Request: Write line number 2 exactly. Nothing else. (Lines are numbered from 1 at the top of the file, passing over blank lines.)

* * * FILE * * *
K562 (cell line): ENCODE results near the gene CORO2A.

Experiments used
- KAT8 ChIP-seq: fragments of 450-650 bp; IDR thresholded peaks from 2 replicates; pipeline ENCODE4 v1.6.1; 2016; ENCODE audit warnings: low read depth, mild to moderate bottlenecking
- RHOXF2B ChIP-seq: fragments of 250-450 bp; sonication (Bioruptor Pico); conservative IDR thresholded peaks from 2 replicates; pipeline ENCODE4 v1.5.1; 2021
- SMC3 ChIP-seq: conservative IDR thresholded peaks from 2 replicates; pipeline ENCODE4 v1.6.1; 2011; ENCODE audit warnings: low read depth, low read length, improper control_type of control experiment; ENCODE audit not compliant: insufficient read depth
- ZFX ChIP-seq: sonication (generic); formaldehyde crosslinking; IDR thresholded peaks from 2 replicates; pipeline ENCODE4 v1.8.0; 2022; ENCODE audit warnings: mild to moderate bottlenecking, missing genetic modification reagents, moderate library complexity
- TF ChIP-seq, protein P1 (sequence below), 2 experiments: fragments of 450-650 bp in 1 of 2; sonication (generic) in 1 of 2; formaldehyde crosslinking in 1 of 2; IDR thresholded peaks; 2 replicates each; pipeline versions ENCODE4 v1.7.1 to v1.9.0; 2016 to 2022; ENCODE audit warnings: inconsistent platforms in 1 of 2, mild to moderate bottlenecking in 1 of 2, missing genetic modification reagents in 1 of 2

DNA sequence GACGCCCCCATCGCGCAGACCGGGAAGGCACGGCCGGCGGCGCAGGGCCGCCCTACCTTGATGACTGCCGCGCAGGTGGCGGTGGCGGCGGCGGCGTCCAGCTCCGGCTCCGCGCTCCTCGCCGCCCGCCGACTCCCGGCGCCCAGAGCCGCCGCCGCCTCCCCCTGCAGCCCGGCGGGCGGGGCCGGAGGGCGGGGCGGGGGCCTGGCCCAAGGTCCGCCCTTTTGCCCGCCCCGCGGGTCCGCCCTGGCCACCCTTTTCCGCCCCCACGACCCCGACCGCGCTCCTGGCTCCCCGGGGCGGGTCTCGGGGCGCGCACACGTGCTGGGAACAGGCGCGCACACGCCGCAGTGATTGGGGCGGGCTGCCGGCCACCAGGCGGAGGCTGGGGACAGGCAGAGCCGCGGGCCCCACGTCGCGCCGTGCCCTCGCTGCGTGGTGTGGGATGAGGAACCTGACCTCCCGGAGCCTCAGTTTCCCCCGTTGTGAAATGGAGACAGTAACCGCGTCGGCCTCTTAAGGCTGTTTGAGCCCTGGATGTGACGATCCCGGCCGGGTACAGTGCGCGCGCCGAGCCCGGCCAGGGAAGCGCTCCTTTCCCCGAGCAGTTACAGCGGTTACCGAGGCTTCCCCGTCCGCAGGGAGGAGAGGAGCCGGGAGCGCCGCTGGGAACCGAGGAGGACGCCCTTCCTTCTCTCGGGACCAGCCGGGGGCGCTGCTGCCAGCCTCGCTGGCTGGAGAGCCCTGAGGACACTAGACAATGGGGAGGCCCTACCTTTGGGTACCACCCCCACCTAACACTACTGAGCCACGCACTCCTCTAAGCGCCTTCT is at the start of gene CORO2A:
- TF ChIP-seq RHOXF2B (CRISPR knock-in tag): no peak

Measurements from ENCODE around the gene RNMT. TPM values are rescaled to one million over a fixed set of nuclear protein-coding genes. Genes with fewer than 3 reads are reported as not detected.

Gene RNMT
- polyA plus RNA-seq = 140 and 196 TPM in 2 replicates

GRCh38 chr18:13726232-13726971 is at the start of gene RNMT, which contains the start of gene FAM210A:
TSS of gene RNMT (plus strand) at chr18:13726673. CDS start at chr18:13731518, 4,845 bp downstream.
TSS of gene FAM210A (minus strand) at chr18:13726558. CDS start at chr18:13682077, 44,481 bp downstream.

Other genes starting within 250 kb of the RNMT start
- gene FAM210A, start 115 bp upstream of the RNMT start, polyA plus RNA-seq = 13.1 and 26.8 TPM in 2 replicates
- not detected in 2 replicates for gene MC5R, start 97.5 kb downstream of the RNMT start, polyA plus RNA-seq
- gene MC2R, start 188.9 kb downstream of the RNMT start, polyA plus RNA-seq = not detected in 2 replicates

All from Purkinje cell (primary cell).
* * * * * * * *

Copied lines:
Experiments used